Last night's assemblage was composed of guests of Secretary Lane of the Interior department and included: Mrs. Lane, Secretary of Labor Wilson, former Secretary of the Interior Fisher, Assistant Secretary of the Interior and Mrs. Jones, Senator and Mrs. Francis E. Warren of Wyoming, Senator and Benjamin T. Tillman of South Carolina, Senator John F. Shaffroth of Colorado, Representative and Mrs. James A. Frear of Wisonsin [sic]: Representative and Mrs. Addison T. Smith of Idaho, Representative and Mrs. Philip P. Campbell of Kansas, Representative William H. Murray of of [sic] Oklahoma, Representative Nicholas J. Sinnett of Oregon, Representative and Mrs. Clarence Miller of Minnesota, Representative William Kent of California, Representative and Mrs. James M. Grapham of Illinois, Representative and Mrs. John H. Stephens of Texas; Representative and Mrs. John E. Raker of California; Commissioner of Indian Affairs and Mrs. Cato Sells, Commissioner of General Land Office and Mrs. Clay Tallman; George Ottis Smith, director of the geological survey; Thomas Ewing commissioner of patents; J. A. Holms, director of bureau of mines; Dr. Van Barveneld, director mining and metal lurgical [sic] exhibit of Panama-Pacific exposition; Assistant Commissioner of Indian Affairs and Mrs. E. B. Merritt; Franklin K. Lane, Jr.; Dr. and Mrs. Sheap of Idaho and Frank Johnson of Denver.

 

SUMMIT SPRINGS

By Major General Charles King

DURING the year 1868 all Western Kansas, Southwestern Nebraska and Eastern Colorado had been terrorized by roving bands of renegade Indians, mainly Sioux, Cheyennes and Arapahoes. Many emigrants and settlers had been murdered, many farms and ranches destroyed, many couriers and soldiers ambushed, murdered and frightfully mutilated. The "Smoky Hill" route from Leavenworth and Kansas City to Denver was thickly dotted with graves. The little force of regulars — cavalry and infantry — in the military division of the Missouri had largely been employed in guarding the track-layers and bridge builders of the Pacific railways, and were all too few for the duties demanded of them. Only cavalry could pursue Indians, and when pursued by superior numbers, the warriors scattered over the wide prairies, disappeared in innumerable ravines and valleys, remained in hiding a few days until the troops had passed by; then reassembled and resumed their devilment.

In the spring of '69 General Sheridan determined to put a stop to the mischief. Among the troops designated to take the field was the Fifth regiment of cavalry, eight troops (companies of which marched southwestward from Fort McPherson, Nebraska, and within the week were scouting through the valleys of the Saline and neighboring streams in Kansas. The depredations had become terrifying, and the stories of murder, raping, mutilation and torture told by settlers fleeing eastward for safety inspired the troopers with eager longing to meet the savages. One band in particular, led by the Cheyenne chief, Tall Bull, seemed to have been by far the most cruel and bloodthirsty. Their victims were numbered by the hundred. Their warriors were young braves of different tribes, eager for savage honors and defiant of the authority of chiefs like Spotted Tail, who sought to be at peace with the paleface. Tall Bull was a brute and gloried in it. Men and little children captured by his people died by fearful torture. Women were spared only for a fate more frightful. If Tall Bull and his band could be met, overtaken and overwhelmed, this scourge of the frontier would be swept from the map, and Sheridan looked to the Fifth cavalry to do it.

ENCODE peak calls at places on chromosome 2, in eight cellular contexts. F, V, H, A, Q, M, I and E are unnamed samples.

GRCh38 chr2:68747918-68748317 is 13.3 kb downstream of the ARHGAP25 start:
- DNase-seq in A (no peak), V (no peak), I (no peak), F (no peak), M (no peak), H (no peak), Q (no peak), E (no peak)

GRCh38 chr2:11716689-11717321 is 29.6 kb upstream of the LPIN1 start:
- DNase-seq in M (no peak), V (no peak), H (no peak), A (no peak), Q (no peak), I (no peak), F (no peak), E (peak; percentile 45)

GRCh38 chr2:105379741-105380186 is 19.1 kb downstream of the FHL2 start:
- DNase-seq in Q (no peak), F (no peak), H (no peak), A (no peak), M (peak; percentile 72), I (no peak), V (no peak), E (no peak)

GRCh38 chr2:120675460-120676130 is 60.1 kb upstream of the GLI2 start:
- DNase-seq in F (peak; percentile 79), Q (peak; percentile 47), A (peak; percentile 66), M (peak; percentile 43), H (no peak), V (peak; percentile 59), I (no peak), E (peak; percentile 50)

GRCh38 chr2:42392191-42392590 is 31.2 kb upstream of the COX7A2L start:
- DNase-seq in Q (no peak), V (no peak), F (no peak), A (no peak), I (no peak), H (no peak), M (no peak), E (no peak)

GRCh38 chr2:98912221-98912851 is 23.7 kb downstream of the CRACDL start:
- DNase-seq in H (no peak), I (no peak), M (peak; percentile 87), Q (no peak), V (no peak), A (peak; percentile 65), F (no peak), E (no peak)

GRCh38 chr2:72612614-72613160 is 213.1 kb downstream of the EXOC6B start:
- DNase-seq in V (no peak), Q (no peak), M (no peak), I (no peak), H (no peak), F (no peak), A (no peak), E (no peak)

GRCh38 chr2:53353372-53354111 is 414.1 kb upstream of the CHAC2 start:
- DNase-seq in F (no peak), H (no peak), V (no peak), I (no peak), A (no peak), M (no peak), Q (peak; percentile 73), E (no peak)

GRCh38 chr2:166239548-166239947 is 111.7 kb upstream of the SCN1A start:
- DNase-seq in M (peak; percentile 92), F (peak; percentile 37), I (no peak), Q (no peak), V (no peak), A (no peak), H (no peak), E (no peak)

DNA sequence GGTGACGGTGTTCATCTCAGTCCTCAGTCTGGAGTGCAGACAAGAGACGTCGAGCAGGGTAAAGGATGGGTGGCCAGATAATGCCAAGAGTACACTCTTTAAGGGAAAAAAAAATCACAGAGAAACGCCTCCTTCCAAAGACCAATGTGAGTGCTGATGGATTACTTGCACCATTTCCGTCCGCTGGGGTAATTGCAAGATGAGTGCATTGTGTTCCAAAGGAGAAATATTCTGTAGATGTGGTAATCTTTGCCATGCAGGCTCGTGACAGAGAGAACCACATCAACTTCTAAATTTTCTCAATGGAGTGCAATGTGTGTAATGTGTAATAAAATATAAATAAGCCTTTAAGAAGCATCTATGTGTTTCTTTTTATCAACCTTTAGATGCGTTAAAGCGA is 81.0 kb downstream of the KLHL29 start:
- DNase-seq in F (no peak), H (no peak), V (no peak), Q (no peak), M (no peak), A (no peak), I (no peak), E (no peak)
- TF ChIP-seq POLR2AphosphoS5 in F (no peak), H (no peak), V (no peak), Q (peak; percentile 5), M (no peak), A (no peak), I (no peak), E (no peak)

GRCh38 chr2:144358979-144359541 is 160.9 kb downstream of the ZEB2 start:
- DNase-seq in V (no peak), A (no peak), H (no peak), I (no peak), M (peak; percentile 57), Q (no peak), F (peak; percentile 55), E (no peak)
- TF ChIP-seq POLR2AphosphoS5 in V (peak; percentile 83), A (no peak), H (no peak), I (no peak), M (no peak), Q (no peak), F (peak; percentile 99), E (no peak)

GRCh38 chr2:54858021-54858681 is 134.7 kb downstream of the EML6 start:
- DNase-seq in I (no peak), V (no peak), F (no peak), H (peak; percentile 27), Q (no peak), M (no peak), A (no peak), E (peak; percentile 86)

In all their mettlesome little array the two men most vehemently interested were the major commanding, Eugene A. Carr, who had served in the Civil war with great gallantry as major general of volunteers — and the young chief scout of the regiment, William F. Cody, already known throughout Kansas and Nebraska as "Buffalo Bill." The former was in the prime of his years, brave, ambitious and energetic. The latter was just entering upon the full flush of manhood — tall, slender, beautifully built and proportioned, with clean-cut, handsome features; clear, brilliant eyes, and long, flowing, curling chestnut hair — already an unrivaled shot and rider, and by long odds the most picturesque and popular man in the command — everybody's friend, comrade and favorite. Young as he was, "Bill" Cody had won the faith of the whole regiment, even before the campaign of '69, which was destined to intensify the regard in which he was held.

With the squadrons of the Fifth there rode, too, a motley array of friendly Indians — Pawnees — organized as scouts by Major Frank North, and fitted out by the government with arms and uniforms. The arms they knew how to use; the uniforms they were at a loss how to wear, so wore them anything but uniformly.